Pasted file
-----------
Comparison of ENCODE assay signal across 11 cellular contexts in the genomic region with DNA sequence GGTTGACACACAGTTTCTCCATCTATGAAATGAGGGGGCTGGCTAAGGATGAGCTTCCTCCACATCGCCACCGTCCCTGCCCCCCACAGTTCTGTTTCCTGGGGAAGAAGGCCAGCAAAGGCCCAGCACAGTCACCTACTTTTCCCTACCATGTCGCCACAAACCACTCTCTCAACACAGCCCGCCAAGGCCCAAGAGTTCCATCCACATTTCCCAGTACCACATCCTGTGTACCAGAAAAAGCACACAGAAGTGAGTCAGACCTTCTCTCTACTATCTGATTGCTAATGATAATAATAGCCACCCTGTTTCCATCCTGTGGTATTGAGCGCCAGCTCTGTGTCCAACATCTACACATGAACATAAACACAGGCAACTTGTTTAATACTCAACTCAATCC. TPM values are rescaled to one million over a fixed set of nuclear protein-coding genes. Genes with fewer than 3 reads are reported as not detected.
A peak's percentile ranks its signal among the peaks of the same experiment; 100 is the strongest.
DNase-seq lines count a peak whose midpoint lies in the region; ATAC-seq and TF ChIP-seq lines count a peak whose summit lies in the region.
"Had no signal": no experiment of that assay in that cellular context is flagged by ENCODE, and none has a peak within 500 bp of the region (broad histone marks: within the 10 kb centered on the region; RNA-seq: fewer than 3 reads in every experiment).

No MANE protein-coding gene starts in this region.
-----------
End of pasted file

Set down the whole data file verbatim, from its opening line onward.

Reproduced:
Comparison of ENCODE assay signal across 11 cellular contexts in the genomic region with DNA sequence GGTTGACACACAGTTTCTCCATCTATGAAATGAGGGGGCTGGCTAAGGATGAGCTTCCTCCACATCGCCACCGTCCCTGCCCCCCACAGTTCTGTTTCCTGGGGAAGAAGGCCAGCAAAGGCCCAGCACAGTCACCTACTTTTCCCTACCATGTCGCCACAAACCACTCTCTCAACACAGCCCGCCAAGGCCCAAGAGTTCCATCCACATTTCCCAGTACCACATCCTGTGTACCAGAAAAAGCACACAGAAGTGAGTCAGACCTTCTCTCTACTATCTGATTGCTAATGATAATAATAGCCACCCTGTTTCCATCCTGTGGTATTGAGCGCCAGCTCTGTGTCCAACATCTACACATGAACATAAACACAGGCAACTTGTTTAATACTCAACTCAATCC. TPM values are rescaled to one million over a fixed set of nuclear protein-coding genes. Genes with fewer than 3 reads are reported as not detected.
A peak's percentile ranks its signal among the peaks of the same experiment; 100 is the strongest.
DNase-seq lines count a peak whose midpoint lies in the region; ATAC-seq and TF ChIP-seq lines count a peak whose summit lies in the region.
"Had no signal": no experiment of that assay in that cellular context is flagged by ENCODE, and none has a peak within 500 bp of the region (broad histone marks: within the 10 kb centered on the region; RNA-seq: fewer than 3 reads in every experiment).

No MANE protein-coding gene starts in this region.